By VIVIAN YEEMARCH 23, 2014 (NEW YORK TIMES)
Thousands of New York City public housing residents faced an agonizing wait for heat and hot water to return after Hurricane Sandy flooded their buildings’ boilers in 2012. Even after officials rushed temporary boilers to New York in the weeks after the storm, service has remained unreliable through two winters.
But under a deal between federal and city agencies that was announced Sunday, all 110 public housing buildings that have been relying on temporary boilers to serve 8,862 apartments will be getting new boilers, with the process expected to begin within six months. Under the terms of the $100 million agreement, federal funds will be used to reimburse the city’s financially stretched public housing authority for the costs of the temporary boilers as well as the new ones.
“The hardship is still real,” Senator Charles E. Schumer, who shepherded the deal between the Federal Emergency Management Agency and the New York City Housing Authority, said on Sunday at the Stanley M. Isaacs Houses, a public housing development on the Upper East Side.
The temporary boilers are “not up to snuff,” he added. “We’ve cut through the red tape and we’ve brought this situation now to a speedy end.”
The housing authority has been spending $3 million per month to rent the temporary boilers since the storm — in all, about $56 million at developments in the Rockaways, in Coney Island and on the Lower East Side. The borrowed boilers have each been doing the work of multiple permanent boilers, 60 of which suffered flood damage.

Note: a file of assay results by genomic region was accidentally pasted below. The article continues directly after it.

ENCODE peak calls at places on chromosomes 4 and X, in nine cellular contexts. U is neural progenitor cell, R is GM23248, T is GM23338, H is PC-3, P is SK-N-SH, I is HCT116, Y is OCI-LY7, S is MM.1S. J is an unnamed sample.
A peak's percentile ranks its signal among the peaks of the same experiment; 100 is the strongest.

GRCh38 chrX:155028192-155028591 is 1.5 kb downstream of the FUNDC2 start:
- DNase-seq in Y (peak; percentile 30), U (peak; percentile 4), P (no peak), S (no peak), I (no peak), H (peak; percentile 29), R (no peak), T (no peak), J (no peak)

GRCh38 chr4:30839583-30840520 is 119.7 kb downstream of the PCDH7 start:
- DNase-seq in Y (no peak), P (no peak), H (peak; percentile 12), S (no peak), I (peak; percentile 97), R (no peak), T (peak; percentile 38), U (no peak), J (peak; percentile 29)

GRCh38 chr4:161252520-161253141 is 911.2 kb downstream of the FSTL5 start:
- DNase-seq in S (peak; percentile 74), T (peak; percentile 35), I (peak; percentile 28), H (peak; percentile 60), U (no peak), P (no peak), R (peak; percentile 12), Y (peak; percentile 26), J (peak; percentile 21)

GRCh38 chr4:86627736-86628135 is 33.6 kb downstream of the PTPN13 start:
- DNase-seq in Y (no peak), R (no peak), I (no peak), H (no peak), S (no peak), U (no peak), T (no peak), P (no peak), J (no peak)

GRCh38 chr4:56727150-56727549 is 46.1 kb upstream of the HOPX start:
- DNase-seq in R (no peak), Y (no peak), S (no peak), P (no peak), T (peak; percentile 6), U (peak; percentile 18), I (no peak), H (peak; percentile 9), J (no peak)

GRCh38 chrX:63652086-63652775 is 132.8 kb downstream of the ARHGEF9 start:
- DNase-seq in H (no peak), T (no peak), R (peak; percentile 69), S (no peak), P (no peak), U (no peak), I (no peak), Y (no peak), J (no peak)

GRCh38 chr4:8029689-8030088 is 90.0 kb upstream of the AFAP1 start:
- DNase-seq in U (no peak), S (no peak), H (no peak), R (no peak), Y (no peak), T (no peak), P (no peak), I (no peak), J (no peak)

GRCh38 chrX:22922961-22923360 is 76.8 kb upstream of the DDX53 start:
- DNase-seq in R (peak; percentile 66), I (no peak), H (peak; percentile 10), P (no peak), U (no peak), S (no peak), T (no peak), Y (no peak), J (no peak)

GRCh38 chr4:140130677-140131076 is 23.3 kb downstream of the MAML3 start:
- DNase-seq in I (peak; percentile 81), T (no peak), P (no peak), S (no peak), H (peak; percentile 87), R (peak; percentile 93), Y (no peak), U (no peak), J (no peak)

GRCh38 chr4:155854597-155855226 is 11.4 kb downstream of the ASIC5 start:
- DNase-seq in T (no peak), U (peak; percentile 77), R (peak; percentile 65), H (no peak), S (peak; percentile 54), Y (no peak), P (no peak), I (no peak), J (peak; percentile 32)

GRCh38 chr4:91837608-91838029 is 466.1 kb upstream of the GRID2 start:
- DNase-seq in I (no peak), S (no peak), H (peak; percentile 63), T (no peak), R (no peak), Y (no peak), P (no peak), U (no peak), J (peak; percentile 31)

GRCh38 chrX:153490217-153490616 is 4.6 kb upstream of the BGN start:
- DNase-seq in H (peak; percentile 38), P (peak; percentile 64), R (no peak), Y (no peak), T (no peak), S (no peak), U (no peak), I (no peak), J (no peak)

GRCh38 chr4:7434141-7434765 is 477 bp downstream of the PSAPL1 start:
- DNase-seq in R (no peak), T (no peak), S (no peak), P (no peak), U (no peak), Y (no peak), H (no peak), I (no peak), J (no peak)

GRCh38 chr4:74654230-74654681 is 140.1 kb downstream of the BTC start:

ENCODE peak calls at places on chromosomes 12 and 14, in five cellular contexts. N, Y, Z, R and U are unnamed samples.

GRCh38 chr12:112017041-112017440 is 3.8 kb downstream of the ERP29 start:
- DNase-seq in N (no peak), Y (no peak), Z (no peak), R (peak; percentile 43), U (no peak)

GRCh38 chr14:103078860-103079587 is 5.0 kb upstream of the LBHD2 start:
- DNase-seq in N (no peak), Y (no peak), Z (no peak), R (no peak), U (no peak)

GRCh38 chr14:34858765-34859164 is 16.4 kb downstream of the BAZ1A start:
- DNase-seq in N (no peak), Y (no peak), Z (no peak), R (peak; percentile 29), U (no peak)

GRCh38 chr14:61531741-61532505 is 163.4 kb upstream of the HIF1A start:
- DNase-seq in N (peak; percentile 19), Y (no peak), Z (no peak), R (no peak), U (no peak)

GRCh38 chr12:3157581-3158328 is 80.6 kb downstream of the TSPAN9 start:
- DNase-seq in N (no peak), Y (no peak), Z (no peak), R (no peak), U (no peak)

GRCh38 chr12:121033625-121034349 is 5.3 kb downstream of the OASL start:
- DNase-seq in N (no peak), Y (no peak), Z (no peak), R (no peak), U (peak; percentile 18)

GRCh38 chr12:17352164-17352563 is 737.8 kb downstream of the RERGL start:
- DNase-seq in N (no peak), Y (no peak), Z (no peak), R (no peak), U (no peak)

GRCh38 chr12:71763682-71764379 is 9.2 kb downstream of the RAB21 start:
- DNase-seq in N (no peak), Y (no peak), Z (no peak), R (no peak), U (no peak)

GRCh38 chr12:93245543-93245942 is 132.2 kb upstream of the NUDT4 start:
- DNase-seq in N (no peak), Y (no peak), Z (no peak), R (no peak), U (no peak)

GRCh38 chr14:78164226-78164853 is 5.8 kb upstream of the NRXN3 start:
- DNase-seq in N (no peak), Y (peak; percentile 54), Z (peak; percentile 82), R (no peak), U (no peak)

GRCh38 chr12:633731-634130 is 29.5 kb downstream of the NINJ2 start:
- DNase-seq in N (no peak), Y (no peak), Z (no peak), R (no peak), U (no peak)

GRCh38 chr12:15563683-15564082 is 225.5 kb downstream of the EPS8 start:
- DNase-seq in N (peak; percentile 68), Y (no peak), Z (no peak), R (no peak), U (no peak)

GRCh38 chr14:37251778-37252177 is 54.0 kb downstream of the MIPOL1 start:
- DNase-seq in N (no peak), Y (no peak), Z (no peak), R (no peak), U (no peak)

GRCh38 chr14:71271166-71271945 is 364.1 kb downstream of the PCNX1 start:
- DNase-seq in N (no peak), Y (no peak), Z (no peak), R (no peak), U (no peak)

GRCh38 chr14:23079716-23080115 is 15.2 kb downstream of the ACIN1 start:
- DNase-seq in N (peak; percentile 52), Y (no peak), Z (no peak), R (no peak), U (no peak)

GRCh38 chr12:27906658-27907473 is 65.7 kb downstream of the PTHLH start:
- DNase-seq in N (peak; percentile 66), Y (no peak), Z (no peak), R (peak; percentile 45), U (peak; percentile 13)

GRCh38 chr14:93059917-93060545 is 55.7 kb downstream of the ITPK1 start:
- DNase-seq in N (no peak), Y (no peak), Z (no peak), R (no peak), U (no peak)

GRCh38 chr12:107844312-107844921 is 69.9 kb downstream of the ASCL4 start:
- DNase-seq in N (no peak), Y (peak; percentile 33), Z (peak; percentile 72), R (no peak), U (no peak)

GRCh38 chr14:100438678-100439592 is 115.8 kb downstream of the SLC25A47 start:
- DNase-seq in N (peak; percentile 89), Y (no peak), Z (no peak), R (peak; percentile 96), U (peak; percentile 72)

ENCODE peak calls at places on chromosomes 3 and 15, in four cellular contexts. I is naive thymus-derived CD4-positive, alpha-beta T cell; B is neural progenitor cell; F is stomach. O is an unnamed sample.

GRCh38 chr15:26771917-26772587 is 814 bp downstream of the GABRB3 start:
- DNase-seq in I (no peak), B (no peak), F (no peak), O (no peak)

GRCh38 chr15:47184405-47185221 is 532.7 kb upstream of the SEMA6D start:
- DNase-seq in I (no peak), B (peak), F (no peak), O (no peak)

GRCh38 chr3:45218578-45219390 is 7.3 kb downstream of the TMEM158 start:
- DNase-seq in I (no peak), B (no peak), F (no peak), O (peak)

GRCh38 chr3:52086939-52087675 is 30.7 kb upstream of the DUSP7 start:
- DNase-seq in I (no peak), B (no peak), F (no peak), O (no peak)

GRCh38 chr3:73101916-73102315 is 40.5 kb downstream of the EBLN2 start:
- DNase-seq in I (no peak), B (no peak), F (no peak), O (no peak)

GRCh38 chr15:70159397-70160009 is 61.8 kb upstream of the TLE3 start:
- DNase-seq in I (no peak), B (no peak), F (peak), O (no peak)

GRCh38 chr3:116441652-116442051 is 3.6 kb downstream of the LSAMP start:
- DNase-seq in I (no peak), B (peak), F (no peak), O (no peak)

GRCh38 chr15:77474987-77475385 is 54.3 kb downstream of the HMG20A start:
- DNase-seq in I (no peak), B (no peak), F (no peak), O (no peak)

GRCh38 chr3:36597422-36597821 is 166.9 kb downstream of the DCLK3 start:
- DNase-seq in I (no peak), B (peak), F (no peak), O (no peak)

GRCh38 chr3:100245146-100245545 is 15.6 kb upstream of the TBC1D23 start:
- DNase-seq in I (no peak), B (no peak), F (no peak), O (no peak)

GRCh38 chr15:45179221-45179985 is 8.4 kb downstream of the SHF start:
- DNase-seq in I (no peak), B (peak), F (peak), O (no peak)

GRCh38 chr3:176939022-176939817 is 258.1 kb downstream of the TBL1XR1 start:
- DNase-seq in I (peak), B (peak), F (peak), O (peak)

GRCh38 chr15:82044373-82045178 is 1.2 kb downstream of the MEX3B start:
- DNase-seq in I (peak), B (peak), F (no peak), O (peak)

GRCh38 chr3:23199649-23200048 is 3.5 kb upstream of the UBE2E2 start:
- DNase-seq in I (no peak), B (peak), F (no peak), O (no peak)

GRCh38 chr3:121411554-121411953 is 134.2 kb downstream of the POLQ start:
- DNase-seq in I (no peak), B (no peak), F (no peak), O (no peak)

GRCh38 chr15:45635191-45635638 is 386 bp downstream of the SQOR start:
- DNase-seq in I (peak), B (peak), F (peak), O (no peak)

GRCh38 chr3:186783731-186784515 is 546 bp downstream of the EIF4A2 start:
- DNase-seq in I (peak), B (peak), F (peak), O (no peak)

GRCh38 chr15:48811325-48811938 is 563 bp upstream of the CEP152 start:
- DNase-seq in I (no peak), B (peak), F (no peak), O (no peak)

The installation process is slated to start within six months, Mr. Schumer said, but it is unclear when all the boilers will be replaced.
Announcing the deal alongside Mayor Bill de Blasio and the chairwoman of the housing authority, Shola Olatoye, Mr. Schumer said the agreement would improve on FEMA’s normal policy of repairing, not replacing, damaged infrastructure. The original boilers had been showing their advanced age even before the hurricane hit, he said, making replacements all the more necessary.
The new boilers, which will be paid for with funds from the federal aid package for Hurricane Sandy victims, will be more water-resistant and built at higher elevations to help protect them from floods, he said. They will also burn natural gas instead of oil.
Mr. de Blasio praised the senator for pushing the agreement forward, adding that as the city continues to rebuild, “we have to find a way to right some wrongs in the process,” including replacing the antiquated boilers.
Though the news is sure to please some residents, Mr. de Blasio, who has been fending off criticism from several directions lately, had a run-in with yet another group of protesters on Sunday: Outside the building waited several dozen Upper East Side residents who oppose the city’s plan to build a waste transfer station nearby.
As they tried to swarm the mayor, he and his aides beat a hasty retreat indoors, moving the news conference with them. Mr. de Blasio said that while he respected the protesters’ opinions, he wanted to focus on the boiler deal, a “very important moment for New York City.”